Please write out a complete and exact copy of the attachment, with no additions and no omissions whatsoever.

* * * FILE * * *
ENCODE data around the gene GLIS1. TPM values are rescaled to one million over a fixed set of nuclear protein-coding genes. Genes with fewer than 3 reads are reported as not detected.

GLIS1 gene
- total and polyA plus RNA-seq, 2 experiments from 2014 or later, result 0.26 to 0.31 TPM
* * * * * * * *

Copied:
ENCODE data around the gene GLIS1. TPM values are rescaled to one million over a fixed set of nuclear protein-coding genes. Genes with fewer than 3 reads are reported as not detected.

GLIS1 gene
- total and polyA plus RNA-seq, 2 experiments from 2014 or later, result 0.26 to 0.31 TPM